During the summer of 2010, fine sediment samples from the Josephbukta intertidal flats were collected to investigate micro-biota of this environment. For tardigrade examination, ten fine sediment samples, 10 cm3 each, were collected. Sampling points were chosen approximately every 100 m, on a profile running across the whole flat from the low to high tide water levels. Temperature and salinity of the upper layer of sediment were measured with electronic field reader. The recorded temperature was 5.1°C, and salinity ranged between 22 and 23 PSU. The samples were collected on the 1 July 2010, during the low tide. The upper layer (down to 5 mm deep) of the exposed sediment surface was collected with a spatula and preserved immediately after collection in a 4% neutral formaldehyde solution. Then, the collected samples were shipped to Poland for analysis. In the laboratory, approximately 10% of each sample was processed for tardigrade extraction. Tardigrades were extracted under a stereomicroscope at 40 × magnification and then mounted on microscope slides in Hoyer’s medium. The slides were analysed under a phase contrast microscope (Olympus BX 51) associated with a digital camera. Animals and their traits were measured only if their orientations were suitable. The material is preserved in the collection of the second author at the Department of Animal Taxonomy and Ecology, A. Mickiewicz University, Poznań, Poland.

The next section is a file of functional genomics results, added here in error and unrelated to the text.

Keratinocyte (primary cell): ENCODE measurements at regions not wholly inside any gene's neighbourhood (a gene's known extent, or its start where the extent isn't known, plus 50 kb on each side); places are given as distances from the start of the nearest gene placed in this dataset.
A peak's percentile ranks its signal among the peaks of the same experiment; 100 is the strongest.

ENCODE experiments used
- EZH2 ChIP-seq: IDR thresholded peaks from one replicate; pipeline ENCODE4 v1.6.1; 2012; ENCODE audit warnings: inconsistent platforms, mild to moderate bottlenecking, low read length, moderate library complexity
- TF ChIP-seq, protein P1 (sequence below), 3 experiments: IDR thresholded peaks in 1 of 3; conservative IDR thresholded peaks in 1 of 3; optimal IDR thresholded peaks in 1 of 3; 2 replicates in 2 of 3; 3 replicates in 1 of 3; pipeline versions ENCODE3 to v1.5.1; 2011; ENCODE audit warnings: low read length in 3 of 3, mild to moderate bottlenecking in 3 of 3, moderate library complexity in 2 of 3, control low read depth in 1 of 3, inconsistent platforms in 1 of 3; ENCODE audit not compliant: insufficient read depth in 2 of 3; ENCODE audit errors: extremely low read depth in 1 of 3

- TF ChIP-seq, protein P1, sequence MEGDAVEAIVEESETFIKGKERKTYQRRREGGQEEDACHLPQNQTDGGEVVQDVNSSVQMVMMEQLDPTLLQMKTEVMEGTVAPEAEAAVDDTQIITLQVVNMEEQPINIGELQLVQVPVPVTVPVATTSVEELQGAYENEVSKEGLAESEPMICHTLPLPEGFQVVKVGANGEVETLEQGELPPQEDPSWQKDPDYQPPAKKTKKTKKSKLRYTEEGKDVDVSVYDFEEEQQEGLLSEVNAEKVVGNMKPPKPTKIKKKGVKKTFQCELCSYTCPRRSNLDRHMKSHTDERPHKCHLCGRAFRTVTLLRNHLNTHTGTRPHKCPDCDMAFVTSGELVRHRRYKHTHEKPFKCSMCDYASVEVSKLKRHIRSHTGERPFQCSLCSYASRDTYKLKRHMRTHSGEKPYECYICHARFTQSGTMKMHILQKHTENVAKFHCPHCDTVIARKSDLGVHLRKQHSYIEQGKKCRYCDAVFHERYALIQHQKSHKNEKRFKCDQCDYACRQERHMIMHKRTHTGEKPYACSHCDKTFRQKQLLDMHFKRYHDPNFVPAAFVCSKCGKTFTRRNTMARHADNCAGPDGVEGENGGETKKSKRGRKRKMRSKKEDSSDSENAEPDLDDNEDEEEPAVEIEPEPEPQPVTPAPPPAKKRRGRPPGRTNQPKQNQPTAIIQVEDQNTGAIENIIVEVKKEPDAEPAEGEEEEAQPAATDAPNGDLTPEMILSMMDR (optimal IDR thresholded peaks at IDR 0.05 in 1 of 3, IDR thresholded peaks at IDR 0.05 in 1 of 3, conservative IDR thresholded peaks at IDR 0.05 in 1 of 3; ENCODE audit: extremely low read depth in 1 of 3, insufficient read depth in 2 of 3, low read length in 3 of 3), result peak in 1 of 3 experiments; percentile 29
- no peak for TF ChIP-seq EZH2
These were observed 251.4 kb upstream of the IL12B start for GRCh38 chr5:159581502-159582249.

Results and discussion